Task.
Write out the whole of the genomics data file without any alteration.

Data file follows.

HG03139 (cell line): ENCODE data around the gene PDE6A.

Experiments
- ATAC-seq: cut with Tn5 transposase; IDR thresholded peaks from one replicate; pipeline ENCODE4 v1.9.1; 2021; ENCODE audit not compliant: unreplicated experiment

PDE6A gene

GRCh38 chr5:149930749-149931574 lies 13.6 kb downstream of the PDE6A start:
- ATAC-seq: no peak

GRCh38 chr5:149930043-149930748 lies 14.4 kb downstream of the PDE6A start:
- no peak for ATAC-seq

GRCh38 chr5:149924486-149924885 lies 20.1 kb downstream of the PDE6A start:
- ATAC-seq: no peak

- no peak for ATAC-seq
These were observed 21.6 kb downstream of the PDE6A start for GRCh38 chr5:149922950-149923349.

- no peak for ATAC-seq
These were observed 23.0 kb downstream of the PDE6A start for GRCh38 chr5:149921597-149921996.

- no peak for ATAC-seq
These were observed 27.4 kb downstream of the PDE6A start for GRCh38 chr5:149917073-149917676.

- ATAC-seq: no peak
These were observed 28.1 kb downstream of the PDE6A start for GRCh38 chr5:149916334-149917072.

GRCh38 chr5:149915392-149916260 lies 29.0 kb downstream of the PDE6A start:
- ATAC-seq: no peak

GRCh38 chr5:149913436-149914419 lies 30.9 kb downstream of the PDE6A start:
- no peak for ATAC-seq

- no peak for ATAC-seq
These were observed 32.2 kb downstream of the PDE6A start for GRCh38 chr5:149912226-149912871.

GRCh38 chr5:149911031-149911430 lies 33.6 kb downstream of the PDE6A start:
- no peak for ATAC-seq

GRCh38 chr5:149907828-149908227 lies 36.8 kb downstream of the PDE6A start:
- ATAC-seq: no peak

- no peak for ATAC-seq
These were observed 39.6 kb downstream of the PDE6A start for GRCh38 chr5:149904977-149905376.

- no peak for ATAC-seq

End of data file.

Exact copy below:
HG03139 (cell line): ENCODE data around the gene PDE6A.

Experiments
- ATAC-seq: cut with Tn5 transposase; IDR thresholded peaks from one replicate; pipeline ENCODE4 v1.9.1; 2021; ENCODE audit not compliant: unreplicated experiment

PDE6A gene

GRCh38 chr5:149930749-149931574 lies 13.6 kb downstream of the PDE6A start:
- ATAC-seq: no peak

GRCh38 chr5:149930043-149930748 lies 14.4 kb downstream of the PDE6A start:
- no peak for ATAC-seq

GRCh38 chr5:149924486-149924885 lies 20.1 kb downstream of the PDE6A start:
- ATAC-seq: no peak

- no peak for ATAC-seq
These were observed 21.6 kb downstream of the PDE6A start for GRCh38 chr5:149922950-149923349.

- no peak for ATAC-seq
These were observed 23.0 kb downstream of the PDE6A start for GRCh38 chr5:149921597-149921996.

- no peak for ATAC-seq
These were observed 27.4 kb downstream of the PDE6A start for GRCh38 chr5:149917073-149917676.

- ATAC-seq: no peak
These were observed 28.1 kb downstream of the PDE6A start for GRCh38 chr5:149916334-149917072.

GRCh38 chr5:149915392-149916260 lies 29.0 kb downstream of the PDE6A start:
- ATAC-seq: no peak

GRCh38 chr5:149913436-149914419 lies 30.9 kb downstream of the PDE6A start:
- no peak for ATAC-seq

- no peak for ATAC-seq
These were observed 32.2 kb downstream of the PDE6A start for GRCh38 chr5:149912226-149912871.

GRCh38 chr5:149911031-149911430 lies 33.6 kb downstream of the PDE6A start:
- no peak for ATAC-seq

GRCh38 chr5:149907828-149908227 lies 36.8 kb downstream of the PDE6A start:
- ATAC-seq: no peak

- no peak for ATAC-seq
These were observed 39.6 kb downstream of the PDE6A start for GRCh38 chr5:149904977-149905376.

- no peak for ATAC-seq